Can You Sharpen Your Mind With Puzzles? Brain News
Doing Puzzles Won't Stave Off Mental Decline
December 11, 2018 By: John Johnson
Scottish researchers have some good news and bad news for those who do crosswords, Suduko, and similar puzzles.... Go to full article
Gamers Have More Grey Matter And Better Brain Connectivity, Research Suggests
December 8, 2018 By: Bec Crew
As someone who has clocked an unseemly amount of hours on an MMO, I'm no stranger to the guilt that can come from habitual gaming.But the good news is there's mounting evidence that the hobby can have a range of beneficial effects on your brain, including improved cognitive control, emotional regulation, spatial resolution of vision, hand-eye motor coordination, and contrast sensitivity. ... Go to full article
Nature, Intelligence, Chess
July 12, 2018 By: Shapes Mania
Can science-based video games help kids with autism?
June 22, 2018 By: Sarah DeWeerdt
The Research on Autism and Development (RAD) Laboratory is located in a Tetris-like maze of brown wooden buildings, not far from the main campus of the University of California, San Diego. The lab itself is a nondescript warren of small beige rooms. But everything else about it is extraordinary.... Go to full article
DONG, I Love You Too!
March 17, 2018 By: Shapes Mania
Thank you for featuring my second game Fill Stars !
Thank You DONG!
February 8, 2018 By: Shapes Mania
Brain training for old dogs: Could touchscreen games become the Sudoku of man’s best friend?
February 7, 2018 By: Vetmeduni Vienna
Spoiling old dogs in their twilight years by retiring them to the sofa and forgiving them their stubbornness or disobedience, doesn’t do our four-legged friends any good. Regular brain training and lifelong learning create positive emotions and can slow down mental deterioration in old age.... Go to full article
Learning Video Games, Piano Both Bolster Brain in Seniors
December 7, 2017 By: Seth Augenstein
Studies over the last decade have shown that video games can improve brain plasticity and the volume of gray matter in younger people.Those brain benefits also extend to older gamers, and their memory performance, according to a new study.The learning of new skills like the world of Super Mario 64 – or playing the piano – encourages hippocampal memory use, and keeps the brain working, claims the paper in PLoS ONE.... Go to full article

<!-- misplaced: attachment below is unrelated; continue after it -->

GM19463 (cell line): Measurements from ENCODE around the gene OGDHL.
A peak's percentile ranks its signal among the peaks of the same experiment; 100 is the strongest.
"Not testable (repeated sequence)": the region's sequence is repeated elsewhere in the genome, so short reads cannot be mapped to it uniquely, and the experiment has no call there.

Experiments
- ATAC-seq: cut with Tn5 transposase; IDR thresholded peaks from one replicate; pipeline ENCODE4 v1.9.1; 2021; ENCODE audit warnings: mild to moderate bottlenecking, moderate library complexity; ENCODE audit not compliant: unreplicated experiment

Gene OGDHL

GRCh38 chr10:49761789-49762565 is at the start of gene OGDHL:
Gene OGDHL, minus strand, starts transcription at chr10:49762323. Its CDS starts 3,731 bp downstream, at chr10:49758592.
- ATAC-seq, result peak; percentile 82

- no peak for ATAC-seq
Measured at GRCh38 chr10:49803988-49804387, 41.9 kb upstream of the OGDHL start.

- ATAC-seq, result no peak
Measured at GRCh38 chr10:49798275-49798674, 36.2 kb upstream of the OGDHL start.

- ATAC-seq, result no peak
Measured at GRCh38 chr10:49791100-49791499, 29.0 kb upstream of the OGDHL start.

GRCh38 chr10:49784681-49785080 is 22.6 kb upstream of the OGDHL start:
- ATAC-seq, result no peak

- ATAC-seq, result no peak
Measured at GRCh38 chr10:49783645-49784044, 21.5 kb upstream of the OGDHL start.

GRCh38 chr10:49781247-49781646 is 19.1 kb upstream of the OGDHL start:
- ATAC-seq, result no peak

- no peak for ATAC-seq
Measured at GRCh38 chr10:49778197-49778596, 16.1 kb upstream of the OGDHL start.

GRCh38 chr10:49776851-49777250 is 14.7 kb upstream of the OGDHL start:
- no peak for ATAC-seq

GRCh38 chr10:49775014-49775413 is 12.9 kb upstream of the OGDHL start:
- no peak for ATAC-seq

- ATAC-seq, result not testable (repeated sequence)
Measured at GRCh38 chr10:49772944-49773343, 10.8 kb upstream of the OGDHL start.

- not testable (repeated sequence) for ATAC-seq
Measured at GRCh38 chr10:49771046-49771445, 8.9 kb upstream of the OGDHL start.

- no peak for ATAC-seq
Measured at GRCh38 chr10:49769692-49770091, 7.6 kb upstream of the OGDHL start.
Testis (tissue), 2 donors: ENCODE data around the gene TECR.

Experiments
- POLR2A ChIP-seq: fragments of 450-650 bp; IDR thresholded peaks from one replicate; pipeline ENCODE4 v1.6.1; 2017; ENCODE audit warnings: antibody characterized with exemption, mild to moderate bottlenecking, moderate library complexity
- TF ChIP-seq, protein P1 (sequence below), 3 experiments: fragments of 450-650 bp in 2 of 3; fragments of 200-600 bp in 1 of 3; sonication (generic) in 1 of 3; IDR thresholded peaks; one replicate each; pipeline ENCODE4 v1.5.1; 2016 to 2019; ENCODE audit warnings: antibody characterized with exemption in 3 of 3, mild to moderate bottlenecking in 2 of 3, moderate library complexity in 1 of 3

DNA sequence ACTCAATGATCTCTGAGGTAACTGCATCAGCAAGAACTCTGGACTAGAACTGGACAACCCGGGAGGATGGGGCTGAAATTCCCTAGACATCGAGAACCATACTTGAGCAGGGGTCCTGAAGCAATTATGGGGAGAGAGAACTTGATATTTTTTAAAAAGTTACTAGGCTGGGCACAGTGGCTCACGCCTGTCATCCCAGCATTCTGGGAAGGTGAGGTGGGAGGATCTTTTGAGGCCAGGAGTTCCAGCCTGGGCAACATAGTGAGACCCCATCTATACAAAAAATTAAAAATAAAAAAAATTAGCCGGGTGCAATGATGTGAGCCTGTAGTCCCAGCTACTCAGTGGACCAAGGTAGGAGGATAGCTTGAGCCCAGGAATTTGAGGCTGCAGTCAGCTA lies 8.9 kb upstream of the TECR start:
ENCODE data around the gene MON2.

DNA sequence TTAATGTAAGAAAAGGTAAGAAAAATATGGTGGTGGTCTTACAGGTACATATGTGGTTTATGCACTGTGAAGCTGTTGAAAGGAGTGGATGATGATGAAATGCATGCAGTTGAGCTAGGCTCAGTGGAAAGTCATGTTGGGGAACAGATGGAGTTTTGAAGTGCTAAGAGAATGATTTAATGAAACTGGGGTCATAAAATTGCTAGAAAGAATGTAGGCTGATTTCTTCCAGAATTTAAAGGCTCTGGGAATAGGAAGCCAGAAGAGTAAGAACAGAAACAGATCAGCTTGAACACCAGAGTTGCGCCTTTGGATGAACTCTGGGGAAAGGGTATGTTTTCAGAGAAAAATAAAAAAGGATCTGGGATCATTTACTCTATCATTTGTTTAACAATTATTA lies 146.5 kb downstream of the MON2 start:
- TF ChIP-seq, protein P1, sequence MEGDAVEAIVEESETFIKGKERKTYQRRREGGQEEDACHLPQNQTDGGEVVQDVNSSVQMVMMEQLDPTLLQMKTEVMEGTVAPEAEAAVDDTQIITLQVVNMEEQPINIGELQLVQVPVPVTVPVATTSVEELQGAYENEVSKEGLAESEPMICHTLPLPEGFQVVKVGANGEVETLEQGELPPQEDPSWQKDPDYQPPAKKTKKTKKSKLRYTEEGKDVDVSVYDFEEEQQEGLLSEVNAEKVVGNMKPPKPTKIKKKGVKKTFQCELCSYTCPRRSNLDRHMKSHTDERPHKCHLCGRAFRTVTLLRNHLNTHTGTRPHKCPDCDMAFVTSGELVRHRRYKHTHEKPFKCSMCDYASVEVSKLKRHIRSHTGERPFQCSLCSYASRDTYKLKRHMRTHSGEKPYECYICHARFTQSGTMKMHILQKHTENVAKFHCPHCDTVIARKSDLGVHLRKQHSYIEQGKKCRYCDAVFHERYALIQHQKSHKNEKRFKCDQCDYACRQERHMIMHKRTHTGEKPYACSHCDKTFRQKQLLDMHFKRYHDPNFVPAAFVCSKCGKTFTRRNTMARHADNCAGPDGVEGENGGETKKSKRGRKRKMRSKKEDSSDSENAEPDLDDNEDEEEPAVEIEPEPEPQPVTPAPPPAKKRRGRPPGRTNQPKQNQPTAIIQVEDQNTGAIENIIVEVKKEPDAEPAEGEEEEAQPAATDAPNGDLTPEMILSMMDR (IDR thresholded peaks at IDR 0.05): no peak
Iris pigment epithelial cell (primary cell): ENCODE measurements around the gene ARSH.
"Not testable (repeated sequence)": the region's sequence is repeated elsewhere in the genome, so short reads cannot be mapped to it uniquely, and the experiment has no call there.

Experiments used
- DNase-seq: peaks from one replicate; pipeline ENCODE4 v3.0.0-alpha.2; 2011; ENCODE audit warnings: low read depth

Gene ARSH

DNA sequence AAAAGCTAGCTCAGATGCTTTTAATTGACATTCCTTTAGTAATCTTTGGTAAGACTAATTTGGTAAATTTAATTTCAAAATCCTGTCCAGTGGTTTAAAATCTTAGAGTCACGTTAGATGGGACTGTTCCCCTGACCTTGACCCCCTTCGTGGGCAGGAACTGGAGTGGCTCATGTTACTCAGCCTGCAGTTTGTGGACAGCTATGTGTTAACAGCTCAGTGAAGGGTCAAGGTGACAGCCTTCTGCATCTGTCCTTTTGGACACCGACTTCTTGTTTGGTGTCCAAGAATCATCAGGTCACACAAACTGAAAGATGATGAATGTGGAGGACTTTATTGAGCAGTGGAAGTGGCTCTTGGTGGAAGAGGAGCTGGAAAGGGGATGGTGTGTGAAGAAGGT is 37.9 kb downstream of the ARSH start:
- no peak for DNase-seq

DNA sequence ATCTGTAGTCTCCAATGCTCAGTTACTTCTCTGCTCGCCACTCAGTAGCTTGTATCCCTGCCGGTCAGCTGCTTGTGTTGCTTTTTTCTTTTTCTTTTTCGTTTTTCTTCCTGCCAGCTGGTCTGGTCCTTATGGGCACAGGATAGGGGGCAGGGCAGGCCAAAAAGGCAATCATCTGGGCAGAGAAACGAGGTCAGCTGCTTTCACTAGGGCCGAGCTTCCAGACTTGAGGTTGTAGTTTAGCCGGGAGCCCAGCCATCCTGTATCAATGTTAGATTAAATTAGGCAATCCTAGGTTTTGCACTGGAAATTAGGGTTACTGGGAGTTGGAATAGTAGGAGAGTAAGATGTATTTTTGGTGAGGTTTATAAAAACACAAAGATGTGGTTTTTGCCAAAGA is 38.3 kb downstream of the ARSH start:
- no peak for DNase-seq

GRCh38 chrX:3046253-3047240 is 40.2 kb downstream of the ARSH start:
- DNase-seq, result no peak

December 4, 2017 By: Shapes Mania
How many words can you make out of the letters in "GAME"? A popular website WinEveryGame suggests 16 words: mega, mage, game, meg, mag, mae, gem, gam, gae, age, me, ma.But in the new Word Grabber project by Frederik Schrader you can find 18 words! Two more words are added: ame, egma.These words are included in Collins Scrabble Words list: ame means soul, egma is a synonym of enigma.Collins Scrabble Words list is used in English-language Scrabble tournaments in most countries except the USA, Thailand and Canada.Thus, it seems that Word-Grabber.com is a very interesting and useful resource to prepare for word games like Scrabble.
Exploring the relationship between video game expertise and fluid intelligence
November 15, 2017 By: Athanasios V. Kokkinakis, Peter I. Cowling, Anders Drachen, Alex R. Wade
Hundreds of millions of people play intellectually-demanding video games every day. What does individual performance on these games tell us about cognition? Here, we describe two studies that examine the potential link between intelligence and performance in one of the most popular video games genres in the world (Multiplayer Online Battle Arenas: MOBAs). In the first study, we show that performance in the popular MOBA League of Legends’ correlates with fluid intelligence as measured under controlled laboratory conditions.... Go to full article
Do Games and Gamification really make you more intelligent?
September 20, 2017 By: Albert van der Meer
The overall perception of most people still nowadays is that gaming, in general, is a negative activity. Many for some reason still feel that anything to do with games will lead to an unproductive life. And those who play games or interact with game-like environments must be lazy, probably did not do well academically, and most likely apathetic and/or depressed with their lives.... Go to full article